From the pages of the Harvard Alumni Bulletin and Harvard Magazine
The Alumni Bulletin reports the laying of the cornerstone of the Harvard Club of Boston. A spokesman says the club will be “characterized by academic simplicity. We desire to be famous, not for our canvas-backs, but for our glorified corn-beef hash.”
“A new function is developing” for the Harvard Summer School, state the Bulletin’s editors. “Thoughtful adults are discovering that the rapidly changing life of this dynamic world makes education a continuous process which can never be completed at any specified age or date. Many are turning to the summer school for opportunities to continue their intellectual growth, to increase their athletic enjoyment, and to gain new vitality for the obligations of modern life.”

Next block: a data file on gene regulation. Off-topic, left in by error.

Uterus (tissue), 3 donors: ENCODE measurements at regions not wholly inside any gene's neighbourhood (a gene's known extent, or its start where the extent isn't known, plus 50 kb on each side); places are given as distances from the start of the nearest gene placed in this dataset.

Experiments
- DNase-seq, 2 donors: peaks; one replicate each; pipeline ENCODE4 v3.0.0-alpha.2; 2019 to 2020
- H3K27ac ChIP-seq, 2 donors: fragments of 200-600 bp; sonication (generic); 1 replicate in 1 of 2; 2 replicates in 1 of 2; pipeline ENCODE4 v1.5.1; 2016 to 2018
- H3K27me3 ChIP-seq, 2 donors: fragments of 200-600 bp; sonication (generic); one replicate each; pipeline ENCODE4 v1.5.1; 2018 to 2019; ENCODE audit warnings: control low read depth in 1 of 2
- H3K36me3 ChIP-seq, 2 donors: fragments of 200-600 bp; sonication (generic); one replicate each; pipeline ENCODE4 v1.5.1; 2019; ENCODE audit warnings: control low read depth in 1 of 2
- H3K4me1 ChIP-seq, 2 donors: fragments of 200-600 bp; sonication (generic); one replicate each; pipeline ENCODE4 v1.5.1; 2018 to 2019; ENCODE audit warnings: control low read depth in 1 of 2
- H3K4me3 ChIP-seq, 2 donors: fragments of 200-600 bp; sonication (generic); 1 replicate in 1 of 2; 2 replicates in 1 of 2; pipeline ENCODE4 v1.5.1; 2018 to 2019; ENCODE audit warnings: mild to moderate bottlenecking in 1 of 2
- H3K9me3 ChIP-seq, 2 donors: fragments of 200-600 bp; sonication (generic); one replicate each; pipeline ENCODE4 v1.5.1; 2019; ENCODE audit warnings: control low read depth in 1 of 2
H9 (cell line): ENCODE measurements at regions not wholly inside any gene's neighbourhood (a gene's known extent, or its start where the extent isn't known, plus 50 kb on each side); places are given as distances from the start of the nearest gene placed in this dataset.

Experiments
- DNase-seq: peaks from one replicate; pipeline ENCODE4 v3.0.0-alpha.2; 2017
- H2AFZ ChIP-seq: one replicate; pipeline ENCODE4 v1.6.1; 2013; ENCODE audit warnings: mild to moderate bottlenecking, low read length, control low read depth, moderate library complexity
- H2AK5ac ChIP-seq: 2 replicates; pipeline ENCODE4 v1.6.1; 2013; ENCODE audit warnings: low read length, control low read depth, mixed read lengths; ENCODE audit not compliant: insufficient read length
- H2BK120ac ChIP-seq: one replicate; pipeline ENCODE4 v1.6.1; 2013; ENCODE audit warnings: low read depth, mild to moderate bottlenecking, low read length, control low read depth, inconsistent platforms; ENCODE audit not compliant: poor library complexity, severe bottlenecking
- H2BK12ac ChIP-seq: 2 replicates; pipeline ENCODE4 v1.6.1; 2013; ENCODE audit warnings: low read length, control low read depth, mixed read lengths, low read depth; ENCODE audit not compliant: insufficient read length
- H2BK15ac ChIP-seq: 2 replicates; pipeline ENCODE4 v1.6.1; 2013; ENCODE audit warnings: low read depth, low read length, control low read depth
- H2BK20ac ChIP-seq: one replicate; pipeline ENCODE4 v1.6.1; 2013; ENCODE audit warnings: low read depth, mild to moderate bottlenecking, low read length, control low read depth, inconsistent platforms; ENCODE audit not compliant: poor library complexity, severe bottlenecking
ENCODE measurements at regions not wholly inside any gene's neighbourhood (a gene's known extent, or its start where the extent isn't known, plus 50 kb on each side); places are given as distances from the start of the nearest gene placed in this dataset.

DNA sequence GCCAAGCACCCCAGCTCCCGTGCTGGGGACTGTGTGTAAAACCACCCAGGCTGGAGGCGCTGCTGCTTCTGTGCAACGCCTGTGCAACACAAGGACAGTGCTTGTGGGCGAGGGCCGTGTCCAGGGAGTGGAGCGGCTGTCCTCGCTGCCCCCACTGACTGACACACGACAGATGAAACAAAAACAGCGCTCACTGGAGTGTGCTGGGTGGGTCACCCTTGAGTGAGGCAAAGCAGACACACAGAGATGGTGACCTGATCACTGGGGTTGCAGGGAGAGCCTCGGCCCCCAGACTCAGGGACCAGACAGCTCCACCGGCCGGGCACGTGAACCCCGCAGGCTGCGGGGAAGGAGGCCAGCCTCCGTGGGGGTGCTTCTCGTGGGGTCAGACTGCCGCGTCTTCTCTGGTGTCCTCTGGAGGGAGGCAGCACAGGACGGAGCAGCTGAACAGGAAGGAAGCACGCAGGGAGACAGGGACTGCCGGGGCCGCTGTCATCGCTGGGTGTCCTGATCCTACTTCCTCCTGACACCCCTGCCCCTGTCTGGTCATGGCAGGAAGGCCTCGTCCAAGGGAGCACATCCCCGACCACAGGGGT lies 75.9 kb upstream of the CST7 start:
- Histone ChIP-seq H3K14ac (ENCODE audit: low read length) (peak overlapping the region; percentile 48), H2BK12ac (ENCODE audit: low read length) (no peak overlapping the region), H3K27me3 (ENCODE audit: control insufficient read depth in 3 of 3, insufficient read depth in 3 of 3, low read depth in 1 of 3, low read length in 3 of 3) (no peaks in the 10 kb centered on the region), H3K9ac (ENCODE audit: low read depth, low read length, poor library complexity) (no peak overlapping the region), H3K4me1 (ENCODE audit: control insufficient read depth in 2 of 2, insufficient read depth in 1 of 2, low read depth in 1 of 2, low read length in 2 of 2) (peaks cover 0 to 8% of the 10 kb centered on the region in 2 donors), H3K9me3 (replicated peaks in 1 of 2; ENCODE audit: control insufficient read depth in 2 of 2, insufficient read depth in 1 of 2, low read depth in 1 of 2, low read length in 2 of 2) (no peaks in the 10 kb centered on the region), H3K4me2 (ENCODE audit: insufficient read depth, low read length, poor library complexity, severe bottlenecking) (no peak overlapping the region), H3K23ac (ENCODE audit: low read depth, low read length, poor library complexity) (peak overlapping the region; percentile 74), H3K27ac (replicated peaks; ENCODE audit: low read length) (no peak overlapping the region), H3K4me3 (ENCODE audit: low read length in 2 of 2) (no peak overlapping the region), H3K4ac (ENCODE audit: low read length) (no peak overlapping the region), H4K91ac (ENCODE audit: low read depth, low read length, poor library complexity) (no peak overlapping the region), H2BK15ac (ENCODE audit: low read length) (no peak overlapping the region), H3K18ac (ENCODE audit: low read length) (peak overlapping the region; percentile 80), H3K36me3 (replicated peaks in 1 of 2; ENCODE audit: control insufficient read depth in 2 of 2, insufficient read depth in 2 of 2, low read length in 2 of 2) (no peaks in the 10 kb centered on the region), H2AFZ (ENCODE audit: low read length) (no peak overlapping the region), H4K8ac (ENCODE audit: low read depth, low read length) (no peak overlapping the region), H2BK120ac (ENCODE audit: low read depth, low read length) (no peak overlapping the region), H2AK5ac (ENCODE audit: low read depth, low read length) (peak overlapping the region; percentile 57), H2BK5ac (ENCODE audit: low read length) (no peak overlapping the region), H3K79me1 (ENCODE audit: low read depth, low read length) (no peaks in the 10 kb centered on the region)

The Fogg Museum rearranges its storage areas to protect works of art in the event of an enemy bombardment of Cambridge.
On the Peace Corps’ second anniversary, the 43 College alumni serving abroad place Harvard second only to Berkeley as a source of A.B.s in the Corps.
The Faculty of Arts and Sciences discusses the proposed “Core Program,” described by its chief proponent, Dean Henry Rosovsky, as “not [going] back to basics—I detest that phrase—but forward to modern liberal education.”
President Lawrence H. Summers unveils a “down payment” on financial aid, focusing on the Graduate School of Arts and Sciences and the public-service-related professional schools, including a package of grants and no-fee, below-market-rate loans.